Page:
President Muhammadu Buhari on Friday accepted responsibility for the loss of his party, the All Progressives Congress (APC), at the governorship poll in Edo State.
But he said it was important for him to develop in the country a political culture based on integrity and build his party on a “civilized basis, rule of law and respect for human rights and human beings.”
Buhari spoke in his Abuja office while receiving Governor Godwin Obaseki who won the election after defeating the APC candidate, Pastor Osagie Ize-Iyamu.
Obaseki, who was accompanied by his deputy Philip Shaibu and other Peoples Democratic Party (PDP) leaders, ruled out a return to the APC from which he switched camps to the PDP.
He said going back to his former party would be immoral.
But the chairman of his campaign council, Governor Nyesom Wike of Rivers State, said the Edo governor was free to leave the PDP if he found that his new party was not working for him.
Wike, who featured in a television programme, also spoke on why he thought Police Inspector General Mohammed Adamu wanted him out of Edo State during the election.
He said it was because of some previous roles he (Wike) played, which did not go down well with the police authorities.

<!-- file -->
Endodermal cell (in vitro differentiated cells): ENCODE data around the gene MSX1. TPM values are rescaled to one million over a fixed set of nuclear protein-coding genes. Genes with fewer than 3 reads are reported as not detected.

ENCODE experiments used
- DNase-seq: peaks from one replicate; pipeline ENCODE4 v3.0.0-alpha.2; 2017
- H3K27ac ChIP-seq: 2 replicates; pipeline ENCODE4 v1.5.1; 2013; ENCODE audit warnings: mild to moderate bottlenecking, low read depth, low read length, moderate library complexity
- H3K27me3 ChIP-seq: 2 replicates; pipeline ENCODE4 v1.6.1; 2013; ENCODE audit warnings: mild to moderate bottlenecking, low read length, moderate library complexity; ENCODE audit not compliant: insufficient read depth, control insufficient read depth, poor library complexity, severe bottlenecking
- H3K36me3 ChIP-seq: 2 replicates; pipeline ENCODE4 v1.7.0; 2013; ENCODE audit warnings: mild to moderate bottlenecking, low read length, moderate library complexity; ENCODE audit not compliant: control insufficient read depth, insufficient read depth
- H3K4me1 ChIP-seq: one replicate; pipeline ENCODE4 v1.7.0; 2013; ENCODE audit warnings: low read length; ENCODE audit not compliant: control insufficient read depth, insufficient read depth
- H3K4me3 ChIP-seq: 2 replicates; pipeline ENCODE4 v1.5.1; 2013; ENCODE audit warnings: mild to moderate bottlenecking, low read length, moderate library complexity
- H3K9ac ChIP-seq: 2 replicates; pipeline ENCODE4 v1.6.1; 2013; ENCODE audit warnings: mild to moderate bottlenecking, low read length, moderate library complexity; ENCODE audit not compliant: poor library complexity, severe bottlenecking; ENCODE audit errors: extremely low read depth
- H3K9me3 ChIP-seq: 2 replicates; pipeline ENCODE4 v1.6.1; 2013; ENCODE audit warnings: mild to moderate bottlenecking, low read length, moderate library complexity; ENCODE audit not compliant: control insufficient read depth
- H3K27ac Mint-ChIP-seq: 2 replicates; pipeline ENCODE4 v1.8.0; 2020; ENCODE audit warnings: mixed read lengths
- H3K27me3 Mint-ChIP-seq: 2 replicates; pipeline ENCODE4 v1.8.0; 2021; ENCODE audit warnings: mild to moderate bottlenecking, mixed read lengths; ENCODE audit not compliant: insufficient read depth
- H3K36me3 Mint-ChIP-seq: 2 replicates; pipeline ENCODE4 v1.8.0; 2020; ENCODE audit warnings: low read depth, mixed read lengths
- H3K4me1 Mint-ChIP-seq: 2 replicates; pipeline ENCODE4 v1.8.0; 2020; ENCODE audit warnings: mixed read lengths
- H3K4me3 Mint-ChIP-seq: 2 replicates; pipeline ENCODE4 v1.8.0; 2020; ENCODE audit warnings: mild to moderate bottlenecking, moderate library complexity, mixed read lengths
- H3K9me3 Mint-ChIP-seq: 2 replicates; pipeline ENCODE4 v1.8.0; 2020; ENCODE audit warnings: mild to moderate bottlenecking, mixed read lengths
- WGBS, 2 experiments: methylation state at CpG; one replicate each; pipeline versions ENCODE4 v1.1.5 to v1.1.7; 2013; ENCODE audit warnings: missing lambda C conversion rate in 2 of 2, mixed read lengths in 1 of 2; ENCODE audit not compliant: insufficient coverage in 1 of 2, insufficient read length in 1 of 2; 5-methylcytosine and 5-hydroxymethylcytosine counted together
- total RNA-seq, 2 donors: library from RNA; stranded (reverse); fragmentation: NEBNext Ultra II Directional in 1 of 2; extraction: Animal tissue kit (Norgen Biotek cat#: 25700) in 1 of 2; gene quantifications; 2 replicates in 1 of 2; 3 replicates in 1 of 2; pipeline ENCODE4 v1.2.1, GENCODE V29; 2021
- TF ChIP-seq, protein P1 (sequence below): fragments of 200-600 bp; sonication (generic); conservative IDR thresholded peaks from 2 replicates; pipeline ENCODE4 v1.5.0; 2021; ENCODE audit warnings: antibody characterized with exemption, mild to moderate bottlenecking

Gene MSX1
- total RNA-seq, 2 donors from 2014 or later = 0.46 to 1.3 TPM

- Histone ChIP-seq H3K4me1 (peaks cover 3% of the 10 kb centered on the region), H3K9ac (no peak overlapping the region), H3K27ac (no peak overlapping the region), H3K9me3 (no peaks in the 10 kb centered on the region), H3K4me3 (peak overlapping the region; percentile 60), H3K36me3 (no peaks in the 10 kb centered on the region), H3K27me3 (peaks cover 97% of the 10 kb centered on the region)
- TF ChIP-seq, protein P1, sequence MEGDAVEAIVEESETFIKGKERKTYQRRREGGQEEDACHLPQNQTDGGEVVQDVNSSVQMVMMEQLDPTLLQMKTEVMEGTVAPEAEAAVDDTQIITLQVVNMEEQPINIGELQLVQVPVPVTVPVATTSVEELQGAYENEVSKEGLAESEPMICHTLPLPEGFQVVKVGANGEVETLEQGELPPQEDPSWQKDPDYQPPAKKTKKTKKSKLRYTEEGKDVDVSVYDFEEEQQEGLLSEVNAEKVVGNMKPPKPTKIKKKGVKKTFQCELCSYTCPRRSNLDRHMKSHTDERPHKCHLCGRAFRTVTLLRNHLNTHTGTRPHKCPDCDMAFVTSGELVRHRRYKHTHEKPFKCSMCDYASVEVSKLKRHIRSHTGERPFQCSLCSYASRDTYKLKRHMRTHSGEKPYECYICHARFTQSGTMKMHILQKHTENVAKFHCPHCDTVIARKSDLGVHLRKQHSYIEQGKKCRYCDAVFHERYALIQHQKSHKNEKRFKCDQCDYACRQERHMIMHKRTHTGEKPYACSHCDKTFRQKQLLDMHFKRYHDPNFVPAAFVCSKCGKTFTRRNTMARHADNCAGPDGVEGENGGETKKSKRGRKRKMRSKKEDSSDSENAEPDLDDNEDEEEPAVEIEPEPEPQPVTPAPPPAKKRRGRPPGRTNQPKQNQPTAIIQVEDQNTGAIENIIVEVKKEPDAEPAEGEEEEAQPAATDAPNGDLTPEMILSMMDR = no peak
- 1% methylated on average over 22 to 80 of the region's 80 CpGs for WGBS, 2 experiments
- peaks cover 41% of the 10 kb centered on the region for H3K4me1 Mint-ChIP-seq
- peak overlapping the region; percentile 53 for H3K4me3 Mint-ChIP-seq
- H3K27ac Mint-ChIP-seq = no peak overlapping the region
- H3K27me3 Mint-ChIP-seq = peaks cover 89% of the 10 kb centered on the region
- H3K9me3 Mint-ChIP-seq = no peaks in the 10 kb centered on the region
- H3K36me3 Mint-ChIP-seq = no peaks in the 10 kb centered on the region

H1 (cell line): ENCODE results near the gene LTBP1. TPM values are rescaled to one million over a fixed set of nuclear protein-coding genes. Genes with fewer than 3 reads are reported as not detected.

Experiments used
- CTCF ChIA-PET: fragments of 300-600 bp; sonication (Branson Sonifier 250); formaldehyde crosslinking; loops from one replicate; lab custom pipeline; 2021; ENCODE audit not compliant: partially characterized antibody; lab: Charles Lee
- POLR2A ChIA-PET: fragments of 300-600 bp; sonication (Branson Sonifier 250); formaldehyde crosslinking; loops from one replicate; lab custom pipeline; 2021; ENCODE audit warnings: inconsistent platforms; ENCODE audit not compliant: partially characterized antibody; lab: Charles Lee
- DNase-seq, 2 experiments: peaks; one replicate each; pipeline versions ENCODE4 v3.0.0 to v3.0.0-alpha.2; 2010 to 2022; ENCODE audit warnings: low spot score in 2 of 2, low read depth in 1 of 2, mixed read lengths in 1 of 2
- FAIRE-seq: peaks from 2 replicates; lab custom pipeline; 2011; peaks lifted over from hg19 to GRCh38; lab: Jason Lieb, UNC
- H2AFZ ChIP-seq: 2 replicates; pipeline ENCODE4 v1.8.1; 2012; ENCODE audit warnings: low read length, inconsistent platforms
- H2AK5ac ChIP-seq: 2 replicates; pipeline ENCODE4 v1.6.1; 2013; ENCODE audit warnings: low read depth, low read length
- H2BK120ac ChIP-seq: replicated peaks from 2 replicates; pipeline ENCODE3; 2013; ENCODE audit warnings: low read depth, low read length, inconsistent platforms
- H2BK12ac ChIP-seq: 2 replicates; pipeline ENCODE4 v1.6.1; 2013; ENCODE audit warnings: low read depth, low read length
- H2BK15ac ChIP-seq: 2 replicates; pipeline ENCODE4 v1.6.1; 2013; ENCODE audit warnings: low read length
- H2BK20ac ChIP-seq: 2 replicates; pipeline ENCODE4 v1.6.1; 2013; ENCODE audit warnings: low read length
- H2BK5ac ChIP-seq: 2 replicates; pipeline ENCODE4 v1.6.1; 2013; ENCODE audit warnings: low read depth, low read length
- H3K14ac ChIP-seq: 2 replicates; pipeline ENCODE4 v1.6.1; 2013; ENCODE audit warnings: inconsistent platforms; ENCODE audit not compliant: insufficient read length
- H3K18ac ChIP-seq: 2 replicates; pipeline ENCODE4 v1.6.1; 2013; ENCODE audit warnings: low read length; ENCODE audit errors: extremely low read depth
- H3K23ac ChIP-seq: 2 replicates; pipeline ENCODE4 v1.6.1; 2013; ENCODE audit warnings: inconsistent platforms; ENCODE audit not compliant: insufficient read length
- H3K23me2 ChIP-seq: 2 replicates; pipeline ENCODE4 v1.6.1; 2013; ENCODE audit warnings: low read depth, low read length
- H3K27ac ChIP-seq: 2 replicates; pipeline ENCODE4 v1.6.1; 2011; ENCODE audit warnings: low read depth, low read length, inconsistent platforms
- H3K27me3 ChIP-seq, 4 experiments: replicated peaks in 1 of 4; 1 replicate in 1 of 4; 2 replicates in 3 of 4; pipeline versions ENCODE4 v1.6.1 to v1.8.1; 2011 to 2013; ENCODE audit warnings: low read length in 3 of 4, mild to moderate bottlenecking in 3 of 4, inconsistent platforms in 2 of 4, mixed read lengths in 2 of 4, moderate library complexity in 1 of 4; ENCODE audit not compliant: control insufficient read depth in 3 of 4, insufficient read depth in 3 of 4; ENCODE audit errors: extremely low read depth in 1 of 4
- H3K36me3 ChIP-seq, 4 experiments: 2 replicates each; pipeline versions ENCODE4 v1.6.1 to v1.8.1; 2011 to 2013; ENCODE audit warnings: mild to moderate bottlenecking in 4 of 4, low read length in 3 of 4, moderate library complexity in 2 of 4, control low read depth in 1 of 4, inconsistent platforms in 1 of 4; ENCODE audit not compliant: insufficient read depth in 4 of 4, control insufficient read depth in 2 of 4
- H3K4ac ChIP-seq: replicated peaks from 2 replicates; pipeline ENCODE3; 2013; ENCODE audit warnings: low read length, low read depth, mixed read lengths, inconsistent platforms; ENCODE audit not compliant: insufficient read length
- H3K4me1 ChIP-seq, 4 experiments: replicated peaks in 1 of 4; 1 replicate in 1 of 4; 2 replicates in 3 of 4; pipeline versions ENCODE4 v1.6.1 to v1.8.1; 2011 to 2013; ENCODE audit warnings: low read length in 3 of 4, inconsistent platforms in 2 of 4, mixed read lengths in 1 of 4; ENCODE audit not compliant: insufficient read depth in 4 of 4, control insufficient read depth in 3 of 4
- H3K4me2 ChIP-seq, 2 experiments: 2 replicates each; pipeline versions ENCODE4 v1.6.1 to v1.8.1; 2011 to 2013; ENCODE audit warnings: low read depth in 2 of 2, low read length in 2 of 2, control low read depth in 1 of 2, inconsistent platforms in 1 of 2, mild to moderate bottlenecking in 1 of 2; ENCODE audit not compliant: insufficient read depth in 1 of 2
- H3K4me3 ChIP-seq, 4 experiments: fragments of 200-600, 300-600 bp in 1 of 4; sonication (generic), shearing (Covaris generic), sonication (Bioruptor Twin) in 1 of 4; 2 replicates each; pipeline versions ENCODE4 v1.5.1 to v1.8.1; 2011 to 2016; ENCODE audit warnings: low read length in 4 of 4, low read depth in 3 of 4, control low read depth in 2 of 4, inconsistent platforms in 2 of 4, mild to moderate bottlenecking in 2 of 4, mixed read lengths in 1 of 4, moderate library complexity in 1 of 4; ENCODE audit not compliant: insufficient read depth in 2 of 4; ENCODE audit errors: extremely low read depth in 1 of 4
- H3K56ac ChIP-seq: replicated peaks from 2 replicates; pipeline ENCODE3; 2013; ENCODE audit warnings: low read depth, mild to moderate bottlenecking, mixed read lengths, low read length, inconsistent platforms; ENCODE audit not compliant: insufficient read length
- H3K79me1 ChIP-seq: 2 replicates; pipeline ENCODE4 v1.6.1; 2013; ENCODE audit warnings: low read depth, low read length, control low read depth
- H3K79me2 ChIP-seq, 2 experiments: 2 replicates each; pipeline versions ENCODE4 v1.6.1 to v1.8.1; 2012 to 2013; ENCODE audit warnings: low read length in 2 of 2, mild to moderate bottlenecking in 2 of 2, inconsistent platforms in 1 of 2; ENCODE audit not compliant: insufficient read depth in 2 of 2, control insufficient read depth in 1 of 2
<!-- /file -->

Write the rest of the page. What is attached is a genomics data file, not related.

Buhari, at the meeting with Obaseki and Shaibu, said it was his duty to “preside over all Nigerian interests, whether I like it or not.”
Continuing, he said: “My single desire is to make sure that innocent people don’t suffer. That message I got across to the Inspector General of Police, that elections must be free and fair.
“If contestants have too much money and they decide to spray, so be it. But what I insist (on) is (that) nobody should go and raise a counter force to the government, arm heavily-drugged thugs to go and humiliate people.”
“I want Nigerians to appreciate that I respect them as Nigerians and that I am bound by the oath I have taken that their security is in the hands of God and in the hands of the government which I am leading.
”We have lost states across the country. Now I do not like to escape the responsibility, seeing as the leader of the country, I am also the leader of my party, that I am not leading the party very well.
“I am trying to make sure that the party is built on a civilized basis, rule of law and respect for human rights and human beings, right from polling units to local governments, to states up to Abuja, and that’s what I have been insisting (on) as my contribution to the National Working Committee and executive of the party.
“I know we are a developing country, a developing economy and trying to develop our political culture.
“I want the development of political culture to be based on integrity and accountability. Let people work very hard and earn what they are looking for through their hard work and through fair competition.”
He added jokingly: “I thank you for bringing your deputy and supporters to come and see me after beating my party.”
He also said he was congratulating Obaseki ”reluctantly” because he defeated the APC candidate.
In his remarks, Governor Obaseki thanked the President for ensuring fair play during the election.
He recalled how the President, a few weeks before the election, assured him that “we were going to have a free, peaceful and credible election.”